X

More Info

Hover over location on the left. (JavaScript must be enabled)

Silk Road can be thought of as a gateway that connected Europe and fringes of Asia and paved the way for Eurasian silk trade among the transcontinental regions. Uzbekistan which is located in the center of Eurasian continent played a key vital role in the transportation network of the Great Silk Roads.Uzbekistan in the place where one of the first civilizations emerged and developed as the territory is characterized by fertile soil and abundant raw resources. Ancient Uzbekistan also accounted for high level of handicraft industry

commodity-money relation, and developed infrastructure which helped immensely in predetermination of the main routes along which trade and exchange took place. But much of the credit should also go to Zhang Qian who was a Chinese diplomat and an ambassador send out by Chinese emperor Wu Di in 138 AD to Yuezhi civilization. This required him to traverse the western regions where he found valuable information regarding the areas and people inhabiting the place which led to the development of Silk Road route. The first caravans appeared on the Silk Road in around 138 BC after the opening of Chinese borders for trade. Then till the 19th century, nearly everything from gunpowder to rhubarb, silks were transported via caravans of camels, mules, and horses forming the pillar of trade between China and Levant.

In Uzbekistan, the cities that flank the route of Silk Road often resemble pearls scattered around the road under bright sun. According to studies conducted by archaeologists it was concluded that the territory housed some dozens of large city centers which were major stopping destinations in the route of Great Silk Roads and facilitated the trades. The main five cities where research on Silk Road are going on are:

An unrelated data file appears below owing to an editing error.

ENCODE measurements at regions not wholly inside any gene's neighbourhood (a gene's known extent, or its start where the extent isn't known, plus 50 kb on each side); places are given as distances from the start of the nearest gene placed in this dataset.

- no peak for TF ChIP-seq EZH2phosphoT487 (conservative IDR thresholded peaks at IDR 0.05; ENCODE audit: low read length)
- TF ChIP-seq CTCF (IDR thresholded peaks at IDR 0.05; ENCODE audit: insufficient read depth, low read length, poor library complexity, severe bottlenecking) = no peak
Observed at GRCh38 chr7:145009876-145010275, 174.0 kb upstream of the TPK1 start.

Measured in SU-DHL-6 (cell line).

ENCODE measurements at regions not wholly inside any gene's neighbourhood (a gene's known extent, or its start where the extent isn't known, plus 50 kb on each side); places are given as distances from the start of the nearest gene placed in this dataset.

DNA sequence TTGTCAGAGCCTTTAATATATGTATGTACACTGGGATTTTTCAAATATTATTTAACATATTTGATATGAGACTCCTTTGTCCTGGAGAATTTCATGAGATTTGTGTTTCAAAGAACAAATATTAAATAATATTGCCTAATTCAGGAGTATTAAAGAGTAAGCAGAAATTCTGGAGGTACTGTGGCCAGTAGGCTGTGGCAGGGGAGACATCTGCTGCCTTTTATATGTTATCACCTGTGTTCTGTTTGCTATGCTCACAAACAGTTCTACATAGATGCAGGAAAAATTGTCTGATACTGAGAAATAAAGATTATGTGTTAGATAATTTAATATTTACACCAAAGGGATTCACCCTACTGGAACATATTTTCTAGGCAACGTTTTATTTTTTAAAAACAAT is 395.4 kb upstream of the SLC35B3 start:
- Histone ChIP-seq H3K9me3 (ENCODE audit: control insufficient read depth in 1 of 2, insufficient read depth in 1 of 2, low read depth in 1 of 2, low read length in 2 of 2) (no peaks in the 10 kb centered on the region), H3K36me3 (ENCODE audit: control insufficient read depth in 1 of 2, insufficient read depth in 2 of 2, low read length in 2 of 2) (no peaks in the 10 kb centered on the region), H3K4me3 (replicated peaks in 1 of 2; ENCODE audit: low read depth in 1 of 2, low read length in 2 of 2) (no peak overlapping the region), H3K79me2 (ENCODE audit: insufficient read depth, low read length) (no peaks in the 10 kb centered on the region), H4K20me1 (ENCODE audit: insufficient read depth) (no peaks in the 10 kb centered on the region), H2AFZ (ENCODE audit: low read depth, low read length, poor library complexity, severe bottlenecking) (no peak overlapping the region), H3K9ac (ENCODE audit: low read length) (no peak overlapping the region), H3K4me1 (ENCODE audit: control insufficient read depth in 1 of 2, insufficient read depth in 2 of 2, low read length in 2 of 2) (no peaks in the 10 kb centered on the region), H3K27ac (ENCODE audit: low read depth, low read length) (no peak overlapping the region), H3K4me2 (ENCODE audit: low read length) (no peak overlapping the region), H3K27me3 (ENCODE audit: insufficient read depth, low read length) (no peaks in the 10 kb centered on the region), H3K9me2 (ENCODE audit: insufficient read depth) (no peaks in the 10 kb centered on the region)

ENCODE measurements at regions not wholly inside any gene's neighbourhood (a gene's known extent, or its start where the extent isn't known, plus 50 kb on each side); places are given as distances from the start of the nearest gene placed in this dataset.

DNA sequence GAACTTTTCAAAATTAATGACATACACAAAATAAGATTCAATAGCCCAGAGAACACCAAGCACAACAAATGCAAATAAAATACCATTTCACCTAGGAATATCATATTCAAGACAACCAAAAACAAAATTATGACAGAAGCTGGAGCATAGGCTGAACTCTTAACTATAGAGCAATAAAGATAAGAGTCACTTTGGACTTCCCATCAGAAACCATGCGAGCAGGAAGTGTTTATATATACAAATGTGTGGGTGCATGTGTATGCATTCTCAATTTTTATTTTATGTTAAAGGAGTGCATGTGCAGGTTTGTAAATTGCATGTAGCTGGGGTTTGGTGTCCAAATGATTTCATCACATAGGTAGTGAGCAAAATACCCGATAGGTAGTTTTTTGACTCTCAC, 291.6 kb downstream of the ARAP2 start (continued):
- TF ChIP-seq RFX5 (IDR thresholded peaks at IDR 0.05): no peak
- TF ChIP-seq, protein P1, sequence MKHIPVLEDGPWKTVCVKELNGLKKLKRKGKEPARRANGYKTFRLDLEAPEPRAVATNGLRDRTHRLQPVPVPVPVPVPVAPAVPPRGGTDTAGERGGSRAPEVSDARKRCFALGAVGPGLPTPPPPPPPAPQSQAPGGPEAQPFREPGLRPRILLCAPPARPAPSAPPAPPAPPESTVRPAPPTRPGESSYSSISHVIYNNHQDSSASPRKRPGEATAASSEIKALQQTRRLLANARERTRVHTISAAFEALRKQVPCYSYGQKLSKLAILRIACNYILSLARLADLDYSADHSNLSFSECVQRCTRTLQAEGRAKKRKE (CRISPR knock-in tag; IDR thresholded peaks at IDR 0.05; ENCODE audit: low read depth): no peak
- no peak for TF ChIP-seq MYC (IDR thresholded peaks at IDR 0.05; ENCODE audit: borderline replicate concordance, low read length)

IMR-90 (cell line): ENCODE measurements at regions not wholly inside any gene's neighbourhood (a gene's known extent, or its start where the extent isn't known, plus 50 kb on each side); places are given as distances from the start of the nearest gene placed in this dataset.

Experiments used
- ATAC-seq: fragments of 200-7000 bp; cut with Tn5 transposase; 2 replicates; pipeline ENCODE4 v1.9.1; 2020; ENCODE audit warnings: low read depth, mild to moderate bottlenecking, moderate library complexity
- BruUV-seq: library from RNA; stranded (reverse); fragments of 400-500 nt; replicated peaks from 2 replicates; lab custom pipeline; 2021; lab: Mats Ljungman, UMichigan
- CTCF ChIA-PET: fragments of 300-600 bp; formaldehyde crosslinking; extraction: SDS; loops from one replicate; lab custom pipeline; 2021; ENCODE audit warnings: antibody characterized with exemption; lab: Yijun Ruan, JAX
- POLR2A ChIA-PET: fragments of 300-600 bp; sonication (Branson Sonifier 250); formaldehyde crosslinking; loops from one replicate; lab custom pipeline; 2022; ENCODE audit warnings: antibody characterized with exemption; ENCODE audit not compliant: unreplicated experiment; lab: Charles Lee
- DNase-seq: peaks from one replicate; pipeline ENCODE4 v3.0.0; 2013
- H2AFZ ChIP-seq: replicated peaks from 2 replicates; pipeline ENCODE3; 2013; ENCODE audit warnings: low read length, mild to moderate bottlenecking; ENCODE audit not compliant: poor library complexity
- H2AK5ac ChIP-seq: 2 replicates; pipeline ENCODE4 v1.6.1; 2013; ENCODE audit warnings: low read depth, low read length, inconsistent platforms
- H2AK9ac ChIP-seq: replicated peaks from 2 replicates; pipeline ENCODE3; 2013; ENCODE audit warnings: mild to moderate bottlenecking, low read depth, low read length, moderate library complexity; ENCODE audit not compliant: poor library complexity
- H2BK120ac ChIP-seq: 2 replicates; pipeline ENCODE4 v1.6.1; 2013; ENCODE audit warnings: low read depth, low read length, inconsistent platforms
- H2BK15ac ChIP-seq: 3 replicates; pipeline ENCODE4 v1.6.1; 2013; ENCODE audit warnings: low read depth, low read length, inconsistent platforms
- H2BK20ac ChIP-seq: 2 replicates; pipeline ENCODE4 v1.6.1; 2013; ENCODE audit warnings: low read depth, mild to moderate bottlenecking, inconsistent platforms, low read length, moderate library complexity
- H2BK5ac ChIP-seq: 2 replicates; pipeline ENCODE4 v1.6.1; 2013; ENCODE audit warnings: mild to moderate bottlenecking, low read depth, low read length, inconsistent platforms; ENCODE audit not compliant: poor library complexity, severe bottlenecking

• Tashkent. (The capital city)
  • Ahsikent (located in the east)
  • Kanka (in the north-east)
  • Poykend (in the west)
  • Termez (in the south)

Ahsikent especially is one of the extensively-studied archaeological sites of the Ferghana Valley and presents much of the information about the Silk Road passing through Uzbekistan. Municipal buildings, manufacturing centers and quarters, residential buildings were excavated which led to the formation of the theory that Ahsikent was the largest economic and political center of the Ferghana Valley. As compared to the Chinese stretch, the Uzbek section of the Silk Road is far less visited.

A trip through Tashkent which is the capital of this country is an excellent starting place for furthering your explore of Silk Road tour. It is the main city, easy to access, and to this day is the largest exporter of cotton and textiles and, of course, silk. Then you can head to cities of Bukhara and Samarkand to view the multi-millennial history which was also part of the empire of Alexander.